A rose by any other name, speaks the same???!!!!

A short synopsis of an interesting decision on patent law by a court in Bombay:

Speaking Roses International Inc. v. Controller-General of Patents & Anr.
(Misc. Petition No. 13/2006)

Decision date: 12th February 2007

• Petitioners applied for a patent on 19.09.2002 for the method of providing an image on an organic product (flowers) however, the Respondent rejected the application by an order dated 19.04.2006.
• The petition came up on board normally but the Respondents failed to appear despite service and notice numerous times.
• The order of the Respondents was set aside and the Petitioners were granted a patent for ‘providing an image on the organic product’ while disagreeing with the order on the following grounds:

1. The provisions of Sec. 3(j), the Patents Act, 1970

Sec. 3(j) states that plants and animals or biological processes cannot be patented. The Petitioners require a patent for providing an image on flowers, not the flowers themselves. The said process is a mechanical process, not biological. Hence, there is no bar to the grant of patent for making an image of an organic product by a non-biological process. The Petitioner’s claim falls completely outside the purview of Sec. 3(j).

2. Inventive step

The earlier patents were granted to SKONECKI (method of putting a message or a drawing by means of an applicator such as pen which contains pigmented oil based paint and requires pressure to be put on the flowers causing indentation of the flower and cellular damage), CRONER and JONES (method of etching, cutting and/or altering the surface of the flower or organic material with computer-controlled laser energy. The image is marked by cutting and altering over the surface of the flower by way of a laser beam. There are alterations of the material of the organic product and causes deterioration.) The Petitioner’s method does not involve either writing with a pen, applying thermal pressure, or cutting the organic product hence, resulting in a more temporary and less permanent image put lightly on the surface without causing any damage, cut or indentation on the delicate petals on which the image is pad printed. There is no patentee who has used a process similar to that of the Petitioners. Hence, the patent shows an inventive step and conforms with the ‘novelty’ requirement of a patent.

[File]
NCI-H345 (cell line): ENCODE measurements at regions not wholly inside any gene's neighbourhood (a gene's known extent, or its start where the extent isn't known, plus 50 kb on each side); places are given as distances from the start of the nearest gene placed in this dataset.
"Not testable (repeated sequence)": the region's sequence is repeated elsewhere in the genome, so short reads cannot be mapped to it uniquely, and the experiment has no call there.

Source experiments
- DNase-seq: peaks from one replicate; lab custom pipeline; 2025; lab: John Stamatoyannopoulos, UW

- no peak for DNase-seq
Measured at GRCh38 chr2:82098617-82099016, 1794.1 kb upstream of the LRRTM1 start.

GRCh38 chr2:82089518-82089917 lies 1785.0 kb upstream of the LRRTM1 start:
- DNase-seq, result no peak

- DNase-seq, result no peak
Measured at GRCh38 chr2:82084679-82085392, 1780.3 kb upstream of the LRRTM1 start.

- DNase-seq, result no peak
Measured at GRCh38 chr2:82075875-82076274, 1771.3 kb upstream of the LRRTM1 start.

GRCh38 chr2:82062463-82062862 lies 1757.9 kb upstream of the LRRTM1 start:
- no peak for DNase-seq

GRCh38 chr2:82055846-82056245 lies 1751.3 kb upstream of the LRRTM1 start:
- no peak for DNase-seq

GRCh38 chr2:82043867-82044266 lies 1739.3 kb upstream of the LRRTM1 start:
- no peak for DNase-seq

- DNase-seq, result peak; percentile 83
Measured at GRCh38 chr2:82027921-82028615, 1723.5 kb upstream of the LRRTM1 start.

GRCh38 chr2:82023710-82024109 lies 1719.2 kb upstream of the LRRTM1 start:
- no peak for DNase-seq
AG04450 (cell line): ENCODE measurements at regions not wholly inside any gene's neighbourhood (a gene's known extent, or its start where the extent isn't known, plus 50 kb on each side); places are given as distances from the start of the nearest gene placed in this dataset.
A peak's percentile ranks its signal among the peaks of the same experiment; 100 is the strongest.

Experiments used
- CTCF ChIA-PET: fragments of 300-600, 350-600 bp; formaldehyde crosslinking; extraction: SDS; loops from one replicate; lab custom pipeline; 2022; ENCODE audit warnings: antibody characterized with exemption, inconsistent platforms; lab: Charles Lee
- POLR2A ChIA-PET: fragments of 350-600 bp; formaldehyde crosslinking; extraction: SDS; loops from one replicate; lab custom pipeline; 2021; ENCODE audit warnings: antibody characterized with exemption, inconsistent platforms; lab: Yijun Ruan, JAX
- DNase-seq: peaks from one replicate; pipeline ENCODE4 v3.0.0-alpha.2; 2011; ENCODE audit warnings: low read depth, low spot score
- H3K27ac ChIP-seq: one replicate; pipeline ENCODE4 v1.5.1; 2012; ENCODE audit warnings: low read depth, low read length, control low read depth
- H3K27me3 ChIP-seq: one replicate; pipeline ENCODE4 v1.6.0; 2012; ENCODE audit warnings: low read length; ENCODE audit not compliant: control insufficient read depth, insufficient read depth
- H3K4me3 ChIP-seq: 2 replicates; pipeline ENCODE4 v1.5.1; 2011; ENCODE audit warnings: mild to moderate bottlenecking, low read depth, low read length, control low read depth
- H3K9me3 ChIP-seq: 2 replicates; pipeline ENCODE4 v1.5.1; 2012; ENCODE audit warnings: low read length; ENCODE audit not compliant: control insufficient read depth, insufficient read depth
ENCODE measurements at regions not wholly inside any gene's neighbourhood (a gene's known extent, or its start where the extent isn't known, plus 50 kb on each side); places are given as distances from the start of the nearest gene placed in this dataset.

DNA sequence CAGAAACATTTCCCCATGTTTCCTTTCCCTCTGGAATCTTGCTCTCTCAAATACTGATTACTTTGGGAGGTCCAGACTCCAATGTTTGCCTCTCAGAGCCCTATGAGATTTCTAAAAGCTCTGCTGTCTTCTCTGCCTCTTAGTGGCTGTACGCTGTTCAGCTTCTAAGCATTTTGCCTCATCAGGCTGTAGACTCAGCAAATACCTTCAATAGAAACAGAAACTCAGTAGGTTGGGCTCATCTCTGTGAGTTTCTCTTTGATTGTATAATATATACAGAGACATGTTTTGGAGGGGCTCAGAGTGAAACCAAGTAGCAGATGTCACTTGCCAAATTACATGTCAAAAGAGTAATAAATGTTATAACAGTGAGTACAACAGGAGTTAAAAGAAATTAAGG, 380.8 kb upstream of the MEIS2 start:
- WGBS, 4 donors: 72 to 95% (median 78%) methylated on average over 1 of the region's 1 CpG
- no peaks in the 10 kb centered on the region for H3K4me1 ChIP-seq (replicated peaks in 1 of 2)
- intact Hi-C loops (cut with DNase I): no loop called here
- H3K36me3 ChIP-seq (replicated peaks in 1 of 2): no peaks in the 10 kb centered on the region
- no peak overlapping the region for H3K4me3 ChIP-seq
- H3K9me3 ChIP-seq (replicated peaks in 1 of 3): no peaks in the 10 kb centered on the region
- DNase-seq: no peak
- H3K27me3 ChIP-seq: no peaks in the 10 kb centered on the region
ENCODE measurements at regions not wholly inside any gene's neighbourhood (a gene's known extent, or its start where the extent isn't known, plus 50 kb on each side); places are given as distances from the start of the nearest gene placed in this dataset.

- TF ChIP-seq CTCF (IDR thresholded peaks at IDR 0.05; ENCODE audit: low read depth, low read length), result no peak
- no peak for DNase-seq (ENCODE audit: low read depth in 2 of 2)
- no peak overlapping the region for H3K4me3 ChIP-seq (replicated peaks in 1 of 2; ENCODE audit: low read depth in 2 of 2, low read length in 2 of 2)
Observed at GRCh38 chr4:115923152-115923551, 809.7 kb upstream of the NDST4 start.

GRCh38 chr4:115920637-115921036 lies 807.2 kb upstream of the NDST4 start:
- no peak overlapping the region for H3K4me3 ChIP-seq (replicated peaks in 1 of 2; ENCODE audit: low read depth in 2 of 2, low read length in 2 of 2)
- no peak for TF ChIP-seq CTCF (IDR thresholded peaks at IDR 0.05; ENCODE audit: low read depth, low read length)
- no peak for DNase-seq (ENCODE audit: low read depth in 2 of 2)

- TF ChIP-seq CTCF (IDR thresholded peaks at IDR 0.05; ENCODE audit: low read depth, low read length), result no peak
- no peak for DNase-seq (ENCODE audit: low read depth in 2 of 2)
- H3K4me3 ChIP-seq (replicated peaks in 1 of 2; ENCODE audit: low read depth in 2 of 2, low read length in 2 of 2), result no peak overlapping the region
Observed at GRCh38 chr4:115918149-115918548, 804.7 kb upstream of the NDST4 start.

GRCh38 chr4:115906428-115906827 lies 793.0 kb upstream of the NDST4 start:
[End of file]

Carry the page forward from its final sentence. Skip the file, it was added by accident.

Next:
3. Title of the invention

Their application for ‘providing an image on an organic product’ is precise, concise and definite. The method shown in the application is also for the same hence, the method claimed in the title is correct and the objection shows a misunderstanding of the written claim of the Petitioner.

4. Definition of the invention

The objection relates to inconsistency of the title with the claim of the Petitioners however, this is similar to the objection above. Its title shows that the patent is for a method and not the product. The method is explained in a summary along with illustrations annexed to their application. Hence, it sets out the object of the entire exercise so the objection has to be rejected.


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